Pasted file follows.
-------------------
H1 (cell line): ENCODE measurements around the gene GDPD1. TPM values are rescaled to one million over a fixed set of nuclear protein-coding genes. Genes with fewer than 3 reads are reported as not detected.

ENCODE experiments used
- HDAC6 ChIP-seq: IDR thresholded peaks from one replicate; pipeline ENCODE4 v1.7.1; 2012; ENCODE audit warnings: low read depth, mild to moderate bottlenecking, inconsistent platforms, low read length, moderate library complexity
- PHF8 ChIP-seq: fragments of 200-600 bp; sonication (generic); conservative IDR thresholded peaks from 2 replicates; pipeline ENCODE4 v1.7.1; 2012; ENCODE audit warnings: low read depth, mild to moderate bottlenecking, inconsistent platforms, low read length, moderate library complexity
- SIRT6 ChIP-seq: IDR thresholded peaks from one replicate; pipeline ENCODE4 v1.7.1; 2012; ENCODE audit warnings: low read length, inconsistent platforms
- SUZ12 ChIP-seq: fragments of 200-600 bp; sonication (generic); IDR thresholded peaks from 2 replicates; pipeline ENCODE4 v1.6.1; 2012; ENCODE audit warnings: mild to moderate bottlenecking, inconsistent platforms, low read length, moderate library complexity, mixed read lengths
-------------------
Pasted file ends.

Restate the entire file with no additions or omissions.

H1 (cell line): ENCODE measurements around the gene GDPD1. TPM values are rescaled to one million over a fixed set of nuclear protein-coding genes. Genes with fewer than 3 reads are reported as not detected.

ENCODE experiments used
- HDAC6 ChIP-seq: IDR thresholded peaks from one replicate; pipeline ENCODE4 v1.7.1; 2012; ENCODE audit warnings: low read depth, mild to moderate bottlenecking, inconsistent platforms, low read length, moderate library complexity
- PHF8 ChIP-seq: fragments of 200-600 bp; sonication (generic); conservative IDR thresholded peaks from 2 replicates; pipeline ENCODE4 v1.7.1; 2012; ENCODE audit warnings: low read depth, mild to moderate bottlenecking, inconsistent platforms, low read length, moderate library complexity
- SIRT6 ChIP-seq: IDR thresholded peaks from one replicate; pipeline ENCODE4 v1.7.1; 2012; ENCODE audit warnings: low read length, inconsistent platforms
- SUZ12 ChIP-seq: fragments of 200-600 bp; sonication (generic); IDR thresholded peaks from 2 replicates; pipeline ENCODE4 v1.6.1; 2012; ENCODE audit warnings: mild to moderate bottlenecking, inconsistent platforms, low read length, moderate library complexity, mixed read lengths